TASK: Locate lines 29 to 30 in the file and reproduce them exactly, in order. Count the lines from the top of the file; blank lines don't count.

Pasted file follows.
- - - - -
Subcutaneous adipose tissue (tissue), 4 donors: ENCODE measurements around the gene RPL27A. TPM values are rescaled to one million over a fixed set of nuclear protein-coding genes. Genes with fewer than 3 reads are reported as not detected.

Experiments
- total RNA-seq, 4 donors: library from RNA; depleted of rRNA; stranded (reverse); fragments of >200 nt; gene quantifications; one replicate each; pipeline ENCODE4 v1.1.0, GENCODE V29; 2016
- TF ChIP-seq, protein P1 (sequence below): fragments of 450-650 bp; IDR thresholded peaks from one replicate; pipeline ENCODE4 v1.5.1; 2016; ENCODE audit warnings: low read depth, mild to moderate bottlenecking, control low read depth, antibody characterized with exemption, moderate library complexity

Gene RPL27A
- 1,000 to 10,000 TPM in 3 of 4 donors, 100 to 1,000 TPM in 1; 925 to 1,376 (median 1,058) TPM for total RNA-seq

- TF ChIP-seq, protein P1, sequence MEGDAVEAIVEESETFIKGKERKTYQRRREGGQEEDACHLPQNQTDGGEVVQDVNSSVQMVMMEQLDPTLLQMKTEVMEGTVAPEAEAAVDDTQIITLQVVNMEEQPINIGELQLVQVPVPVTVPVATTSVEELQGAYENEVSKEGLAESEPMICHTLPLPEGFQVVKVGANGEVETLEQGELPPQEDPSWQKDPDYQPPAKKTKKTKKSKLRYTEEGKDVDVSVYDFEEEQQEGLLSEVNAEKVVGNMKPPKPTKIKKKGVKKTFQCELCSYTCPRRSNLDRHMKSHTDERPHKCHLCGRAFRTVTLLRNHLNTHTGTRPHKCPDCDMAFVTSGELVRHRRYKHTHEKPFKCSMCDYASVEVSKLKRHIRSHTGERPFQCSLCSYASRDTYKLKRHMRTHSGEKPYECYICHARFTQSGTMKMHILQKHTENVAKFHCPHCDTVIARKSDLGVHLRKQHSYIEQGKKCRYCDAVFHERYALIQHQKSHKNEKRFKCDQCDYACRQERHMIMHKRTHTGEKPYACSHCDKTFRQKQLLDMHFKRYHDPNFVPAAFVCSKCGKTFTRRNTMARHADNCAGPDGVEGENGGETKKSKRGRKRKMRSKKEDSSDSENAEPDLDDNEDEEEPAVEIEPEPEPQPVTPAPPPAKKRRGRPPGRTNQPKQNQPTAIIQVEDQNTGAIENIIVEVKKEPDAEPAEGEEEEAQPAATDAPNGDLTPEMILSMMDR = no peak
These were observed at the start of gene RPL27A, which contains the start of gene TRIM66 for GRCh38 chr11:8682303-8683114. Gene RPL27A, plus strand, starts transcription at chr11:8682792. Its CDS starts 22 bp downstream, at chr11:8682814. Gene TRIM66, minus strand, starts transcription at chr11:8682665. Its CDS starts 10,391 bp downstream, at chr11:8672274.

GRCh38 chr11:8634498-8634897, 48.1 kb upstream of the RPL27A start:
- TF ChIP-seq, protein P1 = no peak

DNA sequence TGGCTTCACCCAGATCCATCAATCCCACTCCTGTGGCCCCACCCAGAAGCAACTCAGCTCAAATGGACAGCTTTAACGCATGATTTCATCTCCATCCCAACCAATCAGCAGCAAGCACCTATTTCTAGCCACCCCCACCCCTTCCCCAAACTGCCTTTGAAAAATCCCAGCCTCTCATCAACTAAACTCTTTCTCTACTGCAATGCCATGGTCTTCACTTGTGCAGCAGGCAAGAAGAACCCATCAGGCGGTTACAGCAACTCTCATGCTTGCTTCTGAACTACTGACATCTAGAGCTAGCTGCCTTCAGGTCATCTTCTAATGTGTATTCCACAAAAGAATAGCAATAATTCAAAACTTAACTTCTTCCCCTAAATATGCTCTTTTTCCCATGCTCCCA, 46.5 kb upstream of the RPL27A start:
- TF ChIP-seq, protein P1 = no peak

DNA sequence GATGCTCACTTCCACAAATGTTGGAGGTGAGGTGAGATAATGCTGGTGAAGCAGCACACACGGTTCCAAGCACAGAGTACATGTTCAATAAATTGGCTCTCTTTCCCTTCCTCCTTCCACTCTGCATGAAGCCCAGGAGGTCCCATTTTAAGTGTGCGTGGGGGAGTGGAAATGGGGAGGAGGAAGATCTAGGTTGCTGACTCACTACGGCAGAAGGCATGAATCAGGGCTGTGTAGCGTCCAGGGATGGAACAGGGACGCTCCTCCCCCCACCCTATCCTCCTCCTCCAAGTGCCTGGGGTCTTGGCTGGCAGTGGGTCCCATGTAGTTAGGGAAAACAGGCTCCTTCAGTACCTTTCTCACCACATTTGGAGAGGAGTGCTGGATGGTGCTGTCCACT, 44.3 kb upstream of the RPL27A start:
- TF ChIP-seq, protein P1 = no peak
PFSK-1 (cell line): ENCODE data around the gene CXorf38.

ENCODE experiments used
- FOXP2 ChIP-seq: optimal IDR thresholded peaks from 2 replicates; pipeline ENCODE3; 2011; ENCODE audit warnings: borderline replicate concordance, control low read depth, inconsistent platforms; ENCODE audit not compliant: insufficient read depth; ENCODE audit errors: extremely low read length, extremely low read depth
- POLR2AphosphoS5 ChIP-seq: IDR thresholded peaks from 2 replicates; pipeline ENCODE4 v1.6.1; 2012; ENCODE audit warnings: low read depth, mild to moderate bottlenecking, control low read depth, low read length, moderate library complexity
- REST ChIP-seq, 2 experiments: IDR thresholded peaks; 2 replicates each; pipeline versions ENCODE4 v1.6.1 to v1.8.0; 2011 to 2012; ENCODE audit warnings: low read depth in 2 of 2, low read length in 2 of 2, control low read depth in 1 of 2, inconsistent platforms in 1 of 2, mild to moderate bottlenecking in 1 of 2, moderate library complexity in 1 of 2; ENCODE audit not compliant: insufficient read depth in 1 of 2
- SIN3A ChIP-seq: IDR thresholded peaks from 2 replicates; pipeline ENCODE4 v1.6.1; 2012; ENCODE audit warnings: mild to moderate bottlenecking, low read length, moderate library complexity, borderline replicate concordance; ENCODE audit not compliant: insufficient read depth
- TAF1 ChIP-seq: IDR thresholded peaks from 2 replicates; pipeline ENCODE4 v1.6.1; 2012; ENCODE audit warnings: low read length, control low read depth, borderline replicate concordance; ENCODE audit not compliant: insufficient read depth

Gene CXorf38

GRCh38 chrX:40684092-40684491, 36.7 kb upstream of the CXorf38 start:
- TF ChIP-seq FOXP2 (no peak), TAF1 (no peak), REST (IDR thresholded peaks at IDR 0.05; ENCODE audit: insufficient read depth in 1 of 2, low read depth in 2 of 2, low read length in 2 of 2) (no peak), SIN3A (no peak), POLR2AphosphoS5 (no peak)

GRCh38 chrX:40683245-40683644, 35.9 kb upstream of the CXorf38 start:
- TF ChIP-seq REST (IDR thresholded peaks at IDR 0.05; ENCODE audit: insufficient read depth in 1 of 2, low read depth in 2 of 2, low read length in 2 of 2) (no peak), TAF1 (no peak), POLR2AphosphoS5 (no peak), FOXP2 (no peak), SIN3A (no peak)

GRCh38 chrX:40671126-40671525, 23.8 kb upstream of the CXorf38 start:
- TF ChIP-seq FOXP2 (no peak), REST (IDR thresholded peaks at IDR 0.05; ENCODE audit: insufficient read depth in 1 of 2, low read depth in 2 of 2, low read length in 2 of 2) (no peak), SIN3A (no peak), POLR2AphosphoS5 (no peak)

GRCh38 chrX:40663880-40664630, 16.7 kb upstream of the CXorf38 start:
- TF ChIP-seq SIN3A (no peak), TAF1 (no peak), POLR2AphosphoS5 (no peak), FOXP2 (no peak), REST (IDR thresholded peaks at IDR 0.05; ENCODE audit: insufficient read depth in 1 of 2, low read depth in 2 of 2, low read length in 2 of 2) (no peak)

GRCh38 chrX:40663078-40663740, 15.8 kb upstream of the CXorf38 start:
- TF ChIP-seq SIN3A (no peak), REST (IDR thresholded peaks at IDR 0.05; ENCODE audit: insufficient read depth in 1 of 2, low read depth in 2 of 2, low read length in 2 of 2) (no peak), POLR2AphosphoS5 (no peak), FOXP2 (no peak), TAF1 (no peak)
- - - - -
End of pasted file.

GRCh38 chrX:40663880-40664630, 16.7 kb upstream of the CXorf38 start:
- TF ChIP-seq SIN3A (no peak), TAF1 (no peak), POLR2AphosphoS5 (no peak), FOXP2 (no peak), REST (IDR thresholded peaks at IDR 0.05; ENCODE audit: insufficient read depth in 1 of 2, low read depth in 2 of 2, low read length in 2 of 2) (no peak)